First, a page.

Just in case you have never seen a sleigh pulled by a reindeer, here is one. My eccentric cousin had them in Lapland and Scotland, of course, but this is a postcard sent to Moscow in 1911 from the eastern reaches of the Irkutsk Oblast, where the sender was exiled or imprisoned. I know of it from my relatives who are interested in old things, although the sender and original recipient are friends of theirs, not relatives of mine. It is an exotic photograph in every way.
Filed under A.V. Bari, News
My father says the Russian prisoner’s song he learned from Mensheviks in Mexico City at the time of the victory of Stalingrad is called “My window” but really I think it is called “The sun rises and sets.” Here are some lyrics for one version of it in Russian but there is a book Russian folk lyric from Indiana University, with a foreword by Vladimir Propp, that has a most beautiful version.
This last version appears in a play by Maxim Gorky called Lower depths, and according to Propp the song was very widely sung in 1905. The final stanza is an exact translation of part of Black raven, a very important song about war and death. Black raven will re-convince you of the horrors of war and the marvels of Russian culture. Our ancestor spoke twelve languages and I would like to learn Russian.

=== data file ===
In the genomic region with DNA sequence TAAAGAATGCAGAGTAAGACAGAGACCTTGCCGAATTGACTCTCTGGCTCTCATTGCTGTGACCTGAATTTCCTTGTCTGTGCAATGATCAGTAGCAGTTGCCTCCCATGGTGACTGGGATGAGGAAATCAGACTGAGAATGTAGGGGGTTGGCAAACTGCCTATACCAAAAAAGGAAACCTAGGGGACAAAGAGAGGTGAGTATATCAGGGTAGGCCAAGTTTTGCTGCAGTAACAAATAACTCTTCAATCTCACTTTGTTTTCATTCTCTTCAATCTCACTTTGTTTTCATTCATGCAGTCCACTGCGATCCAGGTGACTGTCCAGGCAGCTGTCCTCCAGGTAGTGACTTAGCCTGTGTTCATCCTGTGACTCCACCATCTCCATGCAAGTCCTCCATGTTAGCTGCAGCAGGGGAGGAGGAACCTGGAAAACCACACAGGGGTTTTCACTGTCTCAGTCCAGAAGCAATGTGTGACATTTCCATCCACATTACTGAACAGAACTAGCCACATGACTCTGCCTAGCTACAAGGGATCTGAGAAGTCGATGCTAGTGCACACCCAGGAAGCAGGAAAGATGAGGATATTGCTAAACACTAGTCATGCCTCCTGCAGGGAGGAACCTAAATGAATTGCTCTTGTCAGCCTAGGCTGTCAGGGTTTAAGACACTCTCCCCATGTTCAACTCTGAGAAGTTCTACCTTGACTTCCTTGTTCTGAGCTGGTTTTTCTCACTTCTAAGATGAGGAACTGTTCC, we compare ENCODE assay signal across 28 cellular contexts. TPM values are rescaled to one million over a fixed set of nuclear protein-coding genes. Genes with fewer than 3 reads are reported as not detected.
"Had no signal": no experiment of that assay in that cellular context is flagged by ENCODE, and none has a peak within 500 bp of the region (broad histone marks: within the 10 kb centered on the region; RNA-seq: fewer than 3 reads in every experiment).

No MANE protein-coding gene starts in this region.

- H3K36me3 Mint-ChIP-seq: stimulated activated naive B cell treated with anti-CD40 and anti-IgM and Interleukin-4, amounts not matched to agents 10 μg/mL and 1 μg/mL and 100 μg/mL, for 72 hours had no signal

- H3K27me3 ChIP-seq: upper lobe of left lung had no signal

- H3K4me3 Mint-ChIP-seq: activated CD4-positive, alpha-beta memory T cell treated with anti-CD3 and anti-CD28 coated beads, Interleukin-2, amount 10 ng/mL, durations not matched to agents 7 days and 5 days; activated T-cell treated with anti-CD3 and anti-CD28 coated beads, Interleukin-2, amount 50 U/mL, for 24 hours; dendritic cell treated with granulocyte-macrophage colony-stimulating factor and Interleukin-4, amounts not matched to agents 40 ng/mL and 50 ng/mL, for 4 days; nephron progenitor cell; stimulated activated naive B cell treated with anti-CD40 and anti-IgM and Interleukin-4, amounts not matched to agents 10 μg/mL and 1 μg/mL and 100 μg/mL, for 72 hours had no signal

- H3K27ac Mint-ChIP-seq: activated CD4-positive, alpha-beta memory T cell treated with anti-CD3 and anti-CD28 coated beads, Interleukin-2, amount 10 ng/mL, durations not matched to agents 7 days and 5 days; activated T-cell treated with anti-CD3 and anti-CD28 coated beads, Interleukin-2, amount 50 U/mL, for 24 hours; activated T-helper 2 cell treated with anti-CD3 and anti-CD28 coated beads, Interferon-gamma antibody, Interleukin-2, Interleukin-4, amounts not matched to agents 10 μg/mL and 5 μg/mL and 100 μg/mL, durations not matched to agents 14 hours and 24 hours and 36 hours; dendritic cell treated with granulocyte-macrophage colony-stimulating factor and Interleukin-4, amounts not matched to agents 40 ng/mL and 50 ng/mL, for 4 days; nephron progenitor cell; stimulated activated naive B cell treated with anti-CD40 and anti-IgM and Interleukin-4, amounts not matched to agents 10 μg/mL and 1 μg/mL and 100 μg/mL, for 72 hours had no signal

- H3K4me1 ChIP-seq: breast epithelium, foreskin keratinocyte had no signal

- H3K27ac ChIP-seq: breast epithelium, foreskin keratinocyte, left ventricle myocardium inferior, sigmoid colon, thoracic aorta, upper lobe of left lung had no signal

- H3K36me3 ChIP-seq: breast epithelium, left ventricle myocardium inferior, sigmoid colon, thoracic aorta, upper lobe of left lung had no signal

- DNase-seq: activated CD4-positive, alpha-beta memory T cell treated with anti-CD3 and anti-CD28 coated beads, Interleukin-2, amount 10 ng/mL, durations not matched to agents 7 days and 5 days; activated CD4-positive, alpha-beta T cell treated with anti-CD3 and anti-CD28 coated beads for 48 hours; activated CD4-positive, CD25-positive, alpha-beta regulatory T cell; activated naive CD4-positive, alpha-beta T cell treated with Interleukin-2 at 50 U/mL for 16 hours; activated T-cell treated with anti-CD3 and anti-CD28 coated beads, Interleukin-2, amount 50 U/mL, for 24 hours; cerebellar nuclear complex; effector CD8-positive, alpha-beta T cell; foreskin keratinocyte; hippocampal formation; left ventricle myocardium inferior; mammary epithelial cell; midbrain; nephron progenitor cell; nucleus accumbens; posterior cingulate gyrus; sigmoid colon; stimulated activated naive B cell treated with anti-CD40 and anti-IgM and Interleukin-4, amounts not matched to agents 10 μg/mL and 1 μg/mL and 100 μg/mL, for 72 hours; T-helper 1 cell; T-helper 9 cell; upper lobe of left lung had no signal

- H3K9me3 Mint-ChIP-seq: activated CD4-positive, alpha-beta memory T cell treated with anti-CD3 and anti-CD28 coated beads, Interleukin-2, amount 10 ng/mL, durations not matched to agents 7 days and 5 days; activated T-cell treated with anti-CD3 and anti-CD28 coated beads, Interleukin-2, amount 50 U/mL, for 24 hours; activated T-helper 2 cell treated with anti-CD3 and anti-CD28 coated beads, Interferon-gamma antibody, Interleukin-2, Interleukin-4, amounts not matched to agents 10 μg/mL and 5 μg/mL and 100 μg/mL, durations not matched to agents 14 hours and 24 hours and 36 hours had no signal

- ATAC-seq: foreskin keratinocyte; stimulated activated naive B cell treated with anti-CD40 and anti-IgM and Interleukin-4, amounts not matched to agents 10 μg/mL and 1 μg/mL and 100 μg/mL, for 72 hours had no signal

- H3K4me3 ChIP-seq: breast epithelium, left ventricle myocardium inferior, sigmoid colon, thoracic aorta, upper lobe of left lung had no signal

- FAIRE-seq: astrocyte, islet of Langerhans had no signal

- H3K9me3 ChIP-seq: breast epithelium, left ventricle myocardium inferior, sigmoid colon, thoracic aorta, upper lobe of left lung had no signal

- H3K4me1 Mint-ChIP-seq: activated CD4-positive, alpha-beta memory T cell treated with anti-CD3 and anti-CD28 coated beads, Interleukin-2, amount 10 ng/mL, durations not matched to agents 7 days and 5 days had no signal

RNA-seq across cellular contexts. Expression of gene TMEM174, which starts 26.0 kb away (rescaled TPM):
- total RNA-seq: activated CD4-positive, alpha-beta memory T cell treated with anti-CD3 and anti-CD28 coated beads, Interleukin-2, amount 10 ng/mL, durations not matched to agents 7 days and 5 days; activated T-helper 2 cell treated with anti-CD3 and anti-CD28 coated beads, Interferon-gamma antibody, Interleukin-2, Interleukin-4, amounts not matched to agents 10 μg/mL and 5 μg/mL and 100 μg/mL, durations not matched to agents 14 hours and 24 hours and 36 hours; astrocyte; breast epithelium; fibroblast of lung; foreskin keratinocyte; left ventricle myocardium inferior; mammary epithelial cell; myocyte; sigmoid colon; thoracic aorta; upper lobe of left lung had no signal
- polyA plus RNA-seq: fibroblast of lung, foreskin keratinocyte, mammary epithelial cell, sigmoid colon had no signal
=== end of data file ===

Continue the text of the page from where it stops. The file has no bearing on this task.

I learned looking for my father’s song that there is a whole genre of prison and criminals’ songs in Russia–as one might have guessed. I learned about the cantautor Mikhail Krug and the important neo-prison song Vladimirskiy central. I have seen photographs and videos of current Russian prisons and they resemble U.S. prisons very greatly.
I also discovered an amazing tenor, Dmitri Smirnov. There is a 1912 recording of him singing a Rachmaninoff song called “My window” and I wonder if it is related.
Filed under A.V. Bari, Songs
Stupid motivational tricks published some spiritual exercises from which I learned that the fear and fretting que me aquejan desde la Reeducación simply must be put aside.
Meanwhile, I got hooked on a truly trashy tv series of the kind set in European courts. I like these as palace politics resemble politics at work.
In this one, I learned from Nostradamus that you really can decide not to let the “darkness” live in you; also, the young royals keep on saying they want to decide what kind of kings they want to be (rather do things as they “should” be done or as I would put it, follow academic advice).
I also learned from political discussions that I am a threat as long as I do not have power. (It causes me trouble that I am seen as a threat.) I have to take power, rise. This doesn’t mean take over, but it does mean define oneself, perhaps. But I must take and use power.
The calendar my family bought for 1917.
A drawing of brickmakers a family friend made on a walk by the Volga River in 1930, in a small town outside Kazan where they were exiled.
My grandfather’s cousin Olga in 1893.
“1917 will be a better year.”